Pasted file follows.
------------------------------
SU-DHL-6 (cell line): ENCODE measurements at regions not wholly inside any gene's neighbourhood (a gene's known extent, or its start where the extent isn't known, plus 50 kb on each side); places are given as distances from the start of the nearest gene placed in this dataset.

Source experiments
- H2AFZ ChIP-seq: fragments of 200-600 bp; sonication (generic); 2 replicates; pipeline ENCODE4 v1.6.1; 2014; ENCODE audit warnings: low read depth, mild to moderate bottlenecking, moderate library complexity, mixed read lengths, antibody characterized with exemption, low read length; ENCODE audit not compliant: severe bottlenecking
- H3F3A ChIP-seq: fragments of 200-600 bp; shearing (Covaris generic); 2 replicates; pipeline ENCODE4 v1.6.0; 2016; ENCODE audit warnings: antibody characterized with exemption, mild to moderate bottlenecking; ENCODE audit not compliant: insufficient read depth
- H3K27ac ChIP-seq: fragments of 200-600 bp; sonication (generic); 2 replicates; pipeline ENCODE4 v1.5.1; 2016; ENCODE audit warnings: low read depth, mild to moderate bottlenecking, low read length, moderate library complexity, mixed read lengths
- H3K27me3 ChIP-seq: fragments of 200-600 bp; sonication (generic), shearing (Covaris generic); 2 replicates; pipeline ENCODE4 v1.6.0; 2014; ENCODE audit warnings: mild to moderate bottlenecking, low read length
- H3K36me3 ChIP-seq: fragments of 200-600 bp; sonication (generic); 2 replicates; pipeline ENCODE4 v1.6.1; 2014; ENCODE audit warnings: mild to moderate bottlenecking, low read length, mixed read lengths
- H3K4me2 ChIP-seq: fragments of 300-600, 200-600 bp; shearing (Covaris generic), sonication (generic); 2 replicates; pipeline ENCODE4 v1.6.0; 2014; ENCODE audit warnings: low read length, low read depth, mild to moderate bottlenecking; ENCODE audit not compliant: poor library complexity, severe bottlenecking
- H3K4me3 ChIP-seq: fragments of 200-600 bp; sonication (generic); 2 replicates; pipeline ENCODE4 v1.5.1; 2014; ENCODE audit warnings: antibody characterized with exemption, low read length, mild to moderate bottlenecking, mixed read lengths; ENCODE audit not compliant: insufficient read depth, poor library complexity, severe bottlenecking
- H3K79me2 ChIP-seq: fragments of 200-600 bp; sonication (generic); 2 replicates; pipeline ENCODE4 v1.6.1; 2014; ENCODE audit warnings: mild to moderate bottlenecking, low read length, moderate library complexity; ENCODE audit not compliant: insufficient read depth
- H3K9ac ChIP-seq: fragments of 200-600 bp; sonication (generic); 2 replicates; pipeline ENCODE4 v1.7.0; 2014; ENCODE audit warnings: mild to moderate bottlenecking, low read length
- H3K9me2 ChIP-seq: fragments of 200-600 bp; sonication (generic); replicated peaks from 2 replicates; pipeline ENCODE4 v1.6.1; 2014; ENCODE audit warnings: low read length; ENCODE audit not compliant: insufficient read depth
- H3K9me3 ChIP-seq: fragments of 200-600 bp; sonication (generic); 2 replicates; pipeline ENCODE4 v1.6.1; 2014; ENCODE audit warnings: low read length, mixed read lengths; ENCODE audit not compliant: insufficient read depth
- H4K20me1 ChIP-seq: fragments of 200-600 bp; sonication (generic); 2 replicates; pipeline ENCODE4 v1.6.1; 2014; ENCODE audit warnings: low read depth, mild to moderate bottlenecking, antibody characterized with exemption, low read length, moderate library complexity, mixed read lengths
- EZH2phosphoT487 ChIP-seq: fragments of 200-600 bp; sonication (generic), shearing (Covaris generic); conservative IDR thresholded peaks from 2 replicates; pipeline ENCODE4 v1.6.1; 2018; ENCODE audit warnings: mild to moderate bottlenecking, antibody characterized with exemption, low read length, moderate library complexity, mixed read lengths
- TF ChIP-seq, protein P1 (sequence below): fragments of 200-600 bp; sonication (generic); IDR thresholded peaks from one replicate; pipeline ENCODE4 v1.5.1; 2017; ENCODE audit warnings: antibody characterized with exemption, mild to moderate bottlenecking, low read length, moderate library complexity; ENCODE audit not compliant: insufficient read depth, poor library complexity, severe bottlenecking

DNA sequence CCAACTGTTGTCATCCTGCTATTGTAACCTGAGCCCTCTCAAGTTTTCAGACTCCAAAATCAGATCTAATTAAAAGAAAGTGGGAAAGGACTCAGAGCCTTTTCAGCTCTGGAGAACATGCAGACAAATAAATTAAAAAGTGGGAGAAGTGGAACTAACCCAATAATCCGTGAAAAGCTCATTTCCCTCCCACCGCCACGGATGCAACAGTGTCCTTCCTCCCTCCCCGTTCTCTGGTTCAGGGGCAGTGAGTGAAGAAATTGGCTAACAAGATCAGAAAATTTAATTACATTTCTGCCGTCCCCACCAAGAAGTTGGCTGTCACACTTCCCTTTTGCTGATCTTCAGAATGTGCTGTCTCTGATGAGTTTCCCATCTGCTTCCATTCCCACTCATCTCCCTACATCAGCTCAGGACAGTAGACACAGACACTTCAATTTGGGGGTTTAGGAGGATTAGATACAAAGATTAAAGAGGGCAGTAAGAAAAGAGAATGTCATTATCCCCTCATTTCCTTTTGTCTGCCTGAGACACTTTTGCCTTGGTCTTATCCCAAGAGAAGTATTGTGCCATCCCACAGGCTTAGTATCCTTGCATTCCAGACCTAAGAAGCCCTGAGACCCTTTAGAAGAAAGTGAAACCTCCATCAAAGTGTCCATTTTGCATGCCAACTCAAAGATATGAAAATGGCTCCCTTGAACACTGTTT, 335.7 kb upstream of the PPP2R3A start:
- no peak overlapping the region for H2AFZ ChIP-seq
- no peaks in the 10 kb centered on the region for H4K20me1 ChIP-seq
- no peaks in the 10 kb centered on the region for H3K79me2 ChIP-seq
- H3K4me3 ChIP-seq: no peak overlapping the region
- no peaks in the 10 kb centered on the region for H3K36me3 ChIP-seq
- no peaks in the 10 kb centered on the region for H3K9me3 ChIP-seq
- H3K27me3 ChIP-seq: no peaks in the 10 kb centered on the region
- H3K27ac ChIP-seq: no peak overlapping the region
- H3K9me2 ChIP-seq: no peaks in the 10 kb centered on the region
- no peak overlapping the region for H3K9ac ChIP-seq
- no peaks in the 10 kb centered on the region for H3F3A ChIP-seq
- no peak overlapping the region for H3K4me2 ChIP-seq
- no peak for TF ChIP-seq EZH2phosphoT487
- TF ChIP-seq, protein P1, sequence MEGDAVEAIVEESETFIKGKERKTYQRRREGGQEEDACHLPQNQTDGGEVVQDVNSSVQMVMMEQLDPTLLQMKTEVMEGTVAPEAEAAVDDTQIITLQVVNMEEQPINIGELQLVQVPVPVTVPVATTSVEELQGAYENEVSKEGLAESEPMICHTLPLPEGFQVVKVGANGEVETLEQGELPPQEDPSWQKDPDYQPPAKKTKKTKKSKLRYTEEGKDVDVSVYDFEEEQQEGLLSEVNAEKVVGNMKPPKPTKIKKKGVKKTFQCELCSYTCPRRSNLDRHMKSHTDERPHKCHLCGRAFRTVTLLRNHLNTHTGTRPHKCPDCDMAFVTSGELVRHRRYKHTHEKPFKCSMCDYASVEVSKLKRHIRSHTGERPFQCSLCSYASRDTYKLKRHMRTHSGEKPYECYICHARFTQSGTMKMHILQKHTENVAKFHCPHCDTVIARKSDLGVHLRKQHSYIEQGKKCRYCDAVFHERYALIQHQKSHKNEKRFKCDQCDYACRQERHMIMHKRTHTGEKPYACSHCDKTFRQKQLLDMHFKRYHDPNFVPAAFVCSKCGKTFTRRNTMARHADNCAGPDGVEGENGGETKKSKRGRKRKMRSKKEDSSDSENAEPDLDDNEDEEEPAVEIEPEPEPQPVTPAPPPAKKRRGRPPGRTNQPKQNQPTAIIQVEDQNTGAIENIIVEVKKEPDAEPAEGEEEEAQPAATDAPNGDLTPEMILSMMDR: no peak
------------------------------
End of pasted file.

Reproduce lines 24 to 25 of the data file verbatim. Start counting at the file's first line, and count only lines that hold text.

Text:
- H3K27me3 ChIP-seq: no peaks in the 10 kb centered on the region
- H3K27ac ChIP-seq: no peak overlapping the region